Process and Postprocess [7] Process - Solve the boundary value problem [8] Postprocess - See the results 16.810
Process and Postprocess

[7] Process - Solve the boundary value problem

[8] Postprocess

- See the results

16.810 (16.682)

Displacement Stress Strain Natural frequency Temperature Time history

- See the results 16.810 (16.682) Displacement Stress Strain Natural frequency Temperature Time history 20
- See the results 16.810 (16.682) Displacement Stress Strain Natural frequency Temperature Time history 20

20

Responsibility of the user 200 mm Fancy, colorful contours can be produced by any model,
Responsibility of the user
200 mm
Fancy, colorful contours can
be produced by any model,
good or bad!!

1 ms pressure pulse

BC: Hinged supports

Load: Pressure pulse

Unknown: Lateral mid point displacement in the time domain

Results obtained from ten reputable FEM codes and by users regarded as expert can differ greatly.*

* R. D. Cook, Finite Element Modeling for Stress Analysis, John Wiley & Sons, 1995

16.810 (16.682)

greatly .* * R. D. Cook, Finite Element Modeling for Stress Analysis, John Wiley & Sons,
greatly .* * R. D. Cook, Finite Element Modeling for Stress Analysis, John Wiley & Sons,

21

Errors Inherent in FEM Formulation - Geometry is simplified. Approximated Domain domain FEM - Field

Errors Inherent in FEM Formulation- Geometry is simplified. Approximated Domain domain FEM - Field quantity is assumed to be - Geometry is simplified. Approximated Domain domain FEM - Field quantity is assumed to be

- Geometry is simplified.

Approximated Domain domain FEM
Approximated
Domain
domain
FEM

- Field quantity is assumed to be a polynomial over an element. (which is not true)

to be a polynomial over an element. (which is not true) True deformation FEM Linear element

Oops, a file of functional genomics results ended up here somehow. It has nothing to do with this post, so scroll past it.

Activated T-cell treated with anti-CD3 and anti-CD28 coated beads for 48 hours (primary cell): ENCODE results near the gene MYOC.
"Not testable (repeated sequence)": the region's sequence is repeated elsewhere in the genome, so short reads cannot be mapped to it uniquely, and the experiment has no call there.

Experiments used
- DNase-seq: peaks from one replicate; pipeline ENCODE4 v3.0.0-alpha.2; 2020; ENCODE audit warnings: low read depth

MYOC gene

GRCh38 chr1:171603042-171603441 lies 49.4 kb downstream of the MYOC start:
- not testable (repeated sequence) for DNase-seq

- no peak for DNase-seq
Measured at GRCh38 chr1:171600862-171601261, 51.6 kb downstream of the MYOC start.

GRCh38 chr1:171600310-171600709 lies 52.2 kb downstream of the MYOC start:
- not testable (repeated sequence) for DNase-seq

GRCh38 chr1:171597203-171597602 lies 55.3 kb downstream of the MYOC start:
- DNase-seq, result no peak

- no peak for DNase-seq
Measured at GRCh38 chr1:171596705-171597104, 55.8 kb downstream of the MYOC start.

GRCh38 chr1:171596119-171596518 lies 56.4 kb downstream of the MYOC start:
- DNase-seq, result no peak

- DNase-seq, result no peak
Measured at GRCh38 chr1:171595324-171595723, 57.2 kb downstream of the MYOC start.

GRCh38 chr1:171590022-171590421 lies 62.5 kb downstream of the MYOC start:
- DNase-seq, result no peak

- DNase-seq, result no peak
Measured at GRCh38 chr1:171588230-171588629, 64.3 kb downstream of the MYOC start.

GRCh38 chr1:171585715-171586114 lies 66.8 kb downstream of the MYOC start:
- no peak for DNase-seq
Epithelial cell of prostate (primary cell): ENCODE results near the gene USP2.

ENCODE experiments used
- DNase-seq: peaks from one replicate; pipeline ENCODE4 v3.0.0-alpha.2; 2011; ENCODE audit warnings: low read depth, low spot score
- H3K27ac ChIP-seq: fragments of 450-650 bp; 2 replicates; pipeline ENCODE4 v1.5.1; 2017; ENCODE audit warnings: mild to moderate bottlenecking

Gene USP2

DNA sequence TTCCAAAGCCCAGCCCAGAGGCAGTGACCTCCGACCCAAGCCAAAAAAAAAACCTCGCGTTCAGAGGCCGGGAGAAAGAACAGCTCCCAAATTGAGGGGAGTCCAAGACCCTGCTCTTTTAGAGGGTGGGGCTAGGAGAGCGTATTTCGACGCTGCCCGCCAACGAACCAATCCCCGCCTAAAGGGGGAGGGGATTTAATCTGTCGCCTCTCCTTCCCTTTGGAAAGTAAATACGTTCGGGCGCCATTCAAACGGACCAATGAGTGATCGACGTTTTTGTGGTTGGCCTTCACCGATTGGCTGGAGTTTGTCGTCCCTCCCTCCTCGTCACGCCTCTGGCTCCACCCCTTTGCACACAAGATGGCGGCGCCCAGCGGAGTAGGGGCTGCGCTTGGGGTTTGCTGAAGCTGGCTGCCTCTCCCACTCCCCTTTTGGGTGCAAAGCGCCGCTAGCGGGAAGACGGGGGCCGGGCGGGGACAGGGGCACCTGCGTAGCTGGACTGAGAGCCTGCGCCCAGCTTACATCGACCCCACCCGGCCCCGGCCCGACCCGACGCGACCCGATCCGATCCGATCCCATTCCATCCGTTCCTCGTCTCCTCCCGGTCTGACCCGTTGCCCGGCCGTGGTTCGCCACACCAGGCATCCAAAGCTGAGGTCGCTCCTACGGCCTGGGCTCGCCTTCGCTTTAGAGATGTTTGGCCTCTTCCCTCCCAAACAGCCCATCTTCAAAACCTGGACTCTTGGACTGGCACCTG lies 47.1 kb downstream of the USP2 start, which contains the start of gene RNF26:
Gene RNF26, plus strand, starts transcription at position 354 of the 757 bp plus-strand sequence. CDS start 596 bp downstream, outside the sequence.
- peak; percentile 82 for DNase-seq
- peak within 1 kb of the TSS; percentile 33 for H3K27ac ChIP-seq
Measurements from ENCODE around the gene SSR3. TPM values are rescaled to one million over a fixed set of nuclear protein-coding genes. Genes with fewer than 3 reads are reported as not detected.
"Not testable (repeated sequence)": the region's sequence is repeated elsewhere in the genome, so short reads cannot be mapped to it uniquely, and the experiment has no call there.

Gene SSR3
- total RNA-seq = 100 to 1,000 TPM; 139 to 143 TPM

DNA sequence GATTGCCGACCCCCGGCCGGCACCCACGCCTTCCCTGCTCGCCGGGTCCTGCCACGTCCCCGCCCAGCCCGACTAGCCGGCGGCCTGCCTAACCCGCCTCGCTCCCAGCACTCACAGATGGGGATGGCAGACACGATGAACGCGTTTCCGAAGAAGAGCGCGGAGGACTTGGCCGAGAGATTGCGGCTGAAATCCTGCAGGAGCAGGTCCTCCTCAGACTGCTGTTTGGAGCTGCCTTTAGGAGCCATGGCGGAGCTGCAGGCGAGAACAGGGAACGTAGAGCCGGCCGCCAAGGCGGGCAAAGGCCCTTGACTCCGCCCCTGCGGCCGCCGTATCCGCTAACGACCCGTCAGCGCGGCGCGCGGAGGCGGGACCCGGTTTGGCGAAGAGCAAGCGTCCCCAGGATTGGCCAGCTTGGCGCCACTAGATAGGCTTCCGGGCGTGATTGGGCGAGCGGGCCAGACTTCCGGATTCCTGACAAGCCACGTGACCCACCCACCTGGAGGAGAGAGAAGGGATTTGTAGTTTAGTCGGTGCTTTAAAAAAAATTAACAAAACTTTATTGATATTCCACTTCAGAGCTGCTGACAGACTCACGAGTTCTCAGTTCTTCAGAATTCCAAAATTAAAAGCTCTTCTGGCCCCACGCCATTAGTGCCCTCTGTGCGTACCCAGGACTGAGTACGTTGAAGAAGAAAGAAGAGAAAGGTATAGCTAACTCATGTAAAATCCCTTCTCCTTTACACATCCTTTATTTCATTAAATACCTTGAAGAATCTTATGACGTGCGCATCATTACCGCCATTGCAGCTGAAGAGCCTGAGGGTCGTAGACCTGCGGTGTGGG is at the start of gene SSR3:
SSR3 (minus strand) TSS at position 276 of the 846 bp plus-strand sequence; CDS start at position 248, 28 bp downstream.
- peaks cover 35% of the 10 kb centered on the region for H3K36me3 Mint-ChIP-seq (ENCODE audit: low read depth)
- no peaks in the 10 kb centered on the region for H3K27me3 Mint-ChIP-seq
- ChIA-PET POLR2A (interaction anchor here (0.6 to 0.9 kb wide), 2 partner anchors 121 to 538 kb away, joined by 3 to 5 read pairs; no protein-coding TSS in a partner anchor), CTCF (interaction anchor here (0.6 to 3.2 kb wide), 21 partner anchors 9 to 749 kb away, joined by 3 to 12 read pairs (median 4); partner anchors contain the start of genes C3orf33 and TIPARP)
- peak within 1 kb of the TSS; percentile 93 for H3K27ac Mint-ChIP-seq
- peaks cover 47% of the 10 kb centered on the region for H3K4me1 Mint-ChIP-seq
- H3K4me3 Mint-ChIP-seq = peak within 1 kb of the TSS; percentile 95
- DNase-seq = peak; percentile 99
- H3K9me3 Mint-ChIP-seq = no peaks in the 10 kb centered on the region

to be a polynomial over an element. (which is not true) True deformation FEM Linear element
to be a polynomial over an element. (which is not true) True deformation FEM Linear element
to be a polynomial over an element. (which is not true) True deformation FEM Linear element
to be a polynomial over an element. (which is not true) True deformation FEM Linear element

True deformation

over an element. (which is not true) True deformation FEM Linear element Quadratic element Cubic element

FEM

Linear element

(which is not true) True deformation FEM Linear element Quadratic element Cubic element - Use very

Quadratic element

true) True deformation FEM Linear element Quadratic element Cubic element - Use very simple integration techniques

Cubic element

FEM Linear element Quadratic element Cubic element - Use very simple integration techniques (Gauss
FEM Linear element Quadratic element Cubic element - Use very simple integration techniques (Gauss
FEM Linear element Quadratic element Cubic element - Use very simple integration techniques (Gauss

- Use very simple integration techniques (Gauss Quadrature)

Use very simple integration techniques (Gauss Quadrature) -1 1 16.810 (16.682) f(x) x Area: 1 1
Use very simple integration techniques (Gauss Quadrature) -1 1 16.810 (16.682) f(x) x Area: 1 1
Use very simple integration techniques (Gauss Quadrature) -1 1 16.810 (16.682) f(x) x Area: 1 1
Use very simple integration techniques (Gauss Quadrature) -1 1 16.810 (16.682) f(x) x Area: 1 1
Use very simple integration techniques (Gauss Quadrature) -1 1 16.810 (16.682) f(x) x Area: 1 1
Use very simple integration techniques (Gauss Quadrature) -1 1 16.810 (16.682) f(x) x Area: 1 1
Use very simple integration techniques (Gauss Quadrature) -1 1 16.810 (16.682) f(x) x Area: 1 1
Use very simple integration techniques (Gauss Quadrature) -1 1 16.810 (16.682) f(x) x Area: 1 1